Can Children Safely Receive Sedation And Anesthesia?

Sedation Dentistry

Children will often need sedation or anesthesia when experiencing significant dental pain from infection or dental trauma. Your dentist aims to provide the most comfortable experience for your child when treating concerns such as these. Receiving sedation or anesthesia will help control their discomfort during the procedure and help keep them calm. While many use the terms anesthesia and sedation interchangeably, they’re two different things. Below we’ll explain the safety measures and guidelines related to these treatments.

Can Children Safely Receive Sedation And Anesthesia?

These treatments are effective when administered under the American Academy of Pediatrics guidelines. The specific guidelines vary from method to method. Deep sedation, where the child is rendered medically unconscious, requires the presence of two individuals trained in anesthesia treatments during the procedure. One of the individuals will not be involved with the procedure and will merely observe the entire process.

This is intended to ensure that the necessary precautions are taken, and they can take the necessary life support actions if a problem occurs. These concerns typically only present themselves when this deep sedation is being administered. Even in these cases, these events are extremely rare, with most patients experiencing no complications. Other forms of sedation and anesthesia are significantly milder than deep sedation and are generally sufficient for most procedures.

  • Nitrous Oxide – This is medicine’s least invasive form of sedation. It’s incredibly mild and is administered in the form of a gas. The amount of gas received can be instantly adjusted or removed at a moment’s notice. The impact of the gas is to make the patient relaxed and often somewhat giddy. It’s perfect for those who are nervous about the procedures.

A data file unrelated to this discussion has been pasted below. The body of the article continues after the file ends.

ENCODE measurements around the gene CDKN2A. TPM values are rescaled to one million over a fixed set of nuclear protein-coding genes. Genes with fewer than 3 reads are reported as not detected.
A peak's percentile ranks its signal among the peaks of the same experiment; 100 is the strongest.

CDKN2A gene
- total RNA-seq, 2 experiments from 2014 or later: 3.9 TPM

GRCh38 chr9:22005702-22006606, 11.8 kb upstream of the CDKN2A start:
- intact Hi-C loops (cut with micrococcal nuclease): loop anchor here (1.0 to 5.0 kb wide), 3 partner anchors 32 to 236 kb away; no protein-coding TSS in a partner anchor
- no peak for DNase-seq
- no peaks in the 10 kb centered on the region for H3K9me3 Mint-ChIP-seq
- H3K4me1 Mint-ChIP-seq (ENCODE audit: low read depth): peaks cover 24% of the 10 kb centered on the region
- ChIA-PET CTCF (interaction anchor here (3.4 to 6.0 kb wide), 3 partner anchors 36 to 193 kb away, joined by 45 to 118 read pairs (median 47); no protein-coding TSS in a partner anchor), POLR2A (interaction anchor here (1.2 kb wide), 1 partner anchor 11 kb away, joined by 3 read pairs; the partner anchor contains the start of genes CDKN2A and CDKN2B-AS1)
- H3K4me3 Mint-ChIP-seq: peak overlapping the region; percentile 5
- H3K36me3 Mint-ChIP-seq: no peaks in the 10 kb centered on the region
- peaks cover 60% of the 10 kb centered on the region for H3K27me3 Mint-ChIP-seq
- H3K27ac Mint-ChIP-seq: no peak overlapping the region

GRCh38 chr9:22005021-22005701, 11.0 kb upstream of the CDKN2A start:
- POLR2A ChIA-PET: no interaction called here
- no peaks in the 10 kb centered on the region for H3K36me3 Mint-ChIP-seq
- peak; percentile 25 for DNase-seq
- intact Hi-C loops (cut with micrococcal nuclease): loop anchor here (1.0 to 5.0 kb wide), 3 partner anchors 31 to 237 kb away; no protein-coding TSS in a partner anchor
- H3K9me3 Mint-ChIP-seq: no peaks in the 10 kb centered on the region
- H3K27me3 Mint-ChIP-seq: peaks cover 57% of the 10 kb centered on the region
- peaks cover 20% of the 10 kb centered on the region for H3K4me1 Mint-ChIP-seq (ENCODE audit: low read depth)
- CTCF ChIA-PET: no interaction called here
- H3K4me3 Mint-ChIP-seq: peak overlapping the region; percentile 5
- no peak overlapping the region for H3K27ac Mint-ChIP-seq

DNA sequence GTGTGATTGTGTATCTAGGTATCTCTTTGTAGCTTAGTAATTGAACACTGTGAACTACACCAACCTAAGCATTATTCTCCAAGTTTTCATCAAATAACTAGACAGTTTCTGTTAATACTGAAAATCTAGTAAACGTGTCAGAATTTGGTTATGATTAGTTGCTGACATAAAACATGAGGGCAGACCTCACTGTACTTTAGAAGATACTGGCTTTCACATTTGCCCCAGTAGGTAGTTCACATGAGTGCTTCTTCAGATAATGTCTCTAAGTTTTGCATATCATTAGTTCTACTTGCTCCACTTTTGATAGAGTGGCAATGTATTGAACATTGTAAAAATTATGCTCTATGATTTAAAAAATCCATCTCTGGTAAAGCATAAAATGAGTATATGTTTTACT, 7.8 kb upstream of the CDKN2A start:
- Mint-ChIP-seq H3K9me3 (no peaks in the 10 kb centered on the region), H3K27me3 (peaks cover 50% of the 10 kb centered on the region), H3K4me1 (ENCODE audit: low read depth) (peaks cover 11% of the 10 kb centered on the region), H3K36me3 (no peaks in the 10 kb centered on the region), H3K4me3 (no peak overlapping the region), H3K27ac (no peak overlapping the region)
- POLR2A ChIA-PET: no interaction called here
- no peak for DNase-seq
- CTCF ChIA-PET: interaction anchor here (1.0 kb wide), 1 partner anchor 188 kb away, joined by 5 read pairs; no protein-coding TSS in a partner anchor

• Mild Sedation – This sedation often includes a combination of different medication types. Most providers will avoid using this on small children, restricting it to teenagers and adults. The patient is cognizant throughout the process and can cooperate with and respond to the dentist’s questions.
  • Moderate Sedation – Higher doses of anesthesia are used in this instance. Those under moderate sedation are still responsive but significantly sleepier. It is typically reserved for those struggling with significant dental anxiety or unable to sit still for the treatment.
  • Deep Sedation – This procedure involves the administration of medications intravenously. Your child will remain asleep throughout the procedure.

Ask Your Provider About Dental Sedation Options

If you or your child is requiring a procedure that will use anesthesia or sedation, speak to your provider. They’ll let you know what methods are available at their clinic, which your insurance covers, and which are appropriate for your case. Dental anesthesia has provided patients with excellent dental experiences by mitigating pain and overcoming anxiety. There is a general commitment in the dental industry to providing pain-free care to patients regardless of age. Find out how your dentist keeps this commitment by scheduling a consultation today!